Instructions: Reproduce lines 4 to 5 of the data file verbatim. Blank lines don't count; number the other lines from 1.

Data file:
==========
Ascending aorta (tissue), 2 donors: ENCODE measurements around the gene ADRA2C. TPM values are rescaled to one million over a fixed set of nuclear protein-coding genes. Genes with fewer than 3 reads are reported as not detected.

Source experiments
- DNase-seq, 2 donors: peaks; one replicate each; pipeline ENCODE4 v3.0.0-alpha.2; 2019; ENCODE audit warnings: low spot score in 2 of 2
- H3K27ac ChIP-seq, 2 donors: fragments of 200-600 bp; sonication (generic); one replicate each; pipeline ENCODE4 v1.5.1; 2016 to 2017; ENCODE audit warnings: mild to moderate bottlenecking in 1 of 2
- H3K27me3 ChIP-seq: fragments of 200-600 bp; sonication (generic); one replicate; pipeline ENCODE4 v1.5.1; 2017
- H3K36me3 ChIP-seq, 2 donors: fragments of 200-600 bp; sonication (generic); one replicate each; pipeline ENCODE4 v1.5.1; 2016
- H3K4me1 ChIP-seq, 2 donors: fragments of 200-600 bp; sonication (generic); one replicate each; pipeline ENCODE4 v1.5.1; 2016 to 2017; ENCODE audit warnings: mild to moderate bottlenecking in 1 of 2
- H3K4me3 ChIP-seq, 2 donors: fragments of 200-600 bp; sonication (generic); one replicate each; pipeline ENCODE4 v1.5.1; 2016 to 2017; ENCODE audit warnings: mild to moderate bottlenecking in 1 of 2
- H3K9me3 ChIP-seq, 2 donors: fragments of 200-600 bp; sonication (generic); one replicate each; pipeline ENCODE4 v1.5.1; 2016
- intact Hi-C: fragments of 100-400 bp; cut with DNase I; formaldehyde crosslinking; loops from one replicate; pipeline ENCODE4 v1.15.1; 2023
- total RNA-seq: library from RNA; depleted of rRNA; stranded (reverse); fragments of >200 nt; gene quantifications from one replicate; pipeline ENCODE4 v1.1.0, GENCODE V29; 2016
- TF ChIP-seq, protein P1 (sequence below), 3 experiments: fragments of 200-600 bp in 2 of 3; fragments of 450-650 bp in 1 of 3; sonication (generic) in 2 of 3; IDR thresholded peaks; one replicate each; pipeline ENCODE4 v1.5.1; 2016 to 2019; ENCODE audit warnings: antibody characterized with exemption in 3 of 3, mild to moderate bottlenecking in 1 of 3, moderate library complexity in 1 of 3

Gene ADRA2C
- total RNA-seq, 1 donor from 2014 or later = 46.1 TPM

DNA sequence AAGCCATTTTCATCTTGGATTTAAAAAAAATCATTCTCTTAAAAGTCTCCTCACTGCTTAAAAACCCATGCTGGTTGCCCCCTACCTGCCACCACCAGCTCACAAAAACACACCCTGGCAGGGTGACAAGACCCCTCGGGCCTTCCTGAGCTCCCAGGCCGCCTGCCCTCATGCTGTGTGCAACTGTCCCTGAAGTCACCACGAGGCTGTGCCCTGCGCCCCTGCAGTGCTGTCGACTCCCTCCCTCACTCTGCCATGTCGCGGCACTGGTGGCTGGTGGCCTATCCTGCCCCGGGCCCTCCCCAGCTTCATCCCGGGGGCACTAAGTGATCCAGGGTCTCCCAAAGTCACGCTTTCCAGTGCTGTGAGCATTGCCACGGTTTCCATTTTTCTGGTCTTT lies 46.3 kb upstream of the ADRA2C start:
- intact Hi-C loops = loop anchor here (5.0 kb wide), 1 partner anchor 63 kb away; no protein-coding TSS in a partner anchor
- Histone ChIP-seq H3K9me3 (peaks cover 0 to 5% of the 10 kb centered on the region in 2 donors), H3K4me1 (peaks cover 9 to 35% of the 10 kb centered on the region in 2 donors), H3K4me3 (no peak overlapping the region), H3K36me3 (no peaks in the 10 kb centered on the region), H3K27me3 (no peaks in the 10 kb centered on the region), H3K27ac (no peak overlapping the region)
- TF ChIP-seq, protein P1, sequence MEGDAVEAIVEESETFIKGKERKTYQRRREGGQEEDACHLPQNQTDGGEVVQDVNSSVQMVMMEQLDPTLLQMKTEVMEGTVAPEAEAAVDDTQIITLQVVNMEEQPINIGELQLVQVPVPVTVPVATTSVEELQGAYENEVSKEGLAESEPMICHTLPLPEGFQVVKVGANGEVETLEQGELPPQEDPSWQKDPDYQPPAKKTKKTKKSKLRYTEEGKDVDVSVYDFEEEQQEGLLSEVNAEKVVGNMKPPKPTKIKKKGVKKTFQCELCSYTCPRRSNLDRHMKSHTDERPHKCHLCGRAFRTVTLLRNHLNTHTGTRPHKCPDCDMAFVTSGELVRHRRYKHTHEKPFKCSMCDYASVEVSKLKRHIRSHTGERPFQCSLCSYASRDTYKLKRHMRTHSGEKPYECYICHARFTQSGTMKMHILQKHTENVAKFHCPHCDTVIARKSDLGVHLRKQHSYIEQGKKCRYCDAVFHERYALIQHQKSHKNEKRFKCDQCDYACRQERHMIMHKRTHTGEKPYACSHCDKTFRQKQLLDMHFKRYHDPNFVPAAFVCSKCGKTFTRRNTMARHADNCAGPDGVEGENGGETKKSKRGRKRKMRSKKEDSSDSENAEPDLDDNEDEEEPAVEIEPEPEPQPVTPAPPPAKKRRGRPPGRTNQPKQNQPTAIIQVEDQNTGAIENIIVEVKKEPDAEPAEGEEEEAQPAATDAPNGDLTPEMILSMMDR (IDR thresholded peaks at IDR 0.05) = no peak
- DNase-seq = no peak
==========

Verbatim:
- H3K27ac ChIP-seq, 2 donors: fragments of 200-600 bp; sonication (generic); one replicate each; pipeline ENCODE4 v1.5.1; 2016 to 2017; ENCODE audit warnings: mild to moderate bottlenecking in 1 of 2
- H3K27me3 ChIP-seq: fragments of 200-600 bp; sonication (generic); one replicate; pipeline ENCODE4 v1.5.1; 2017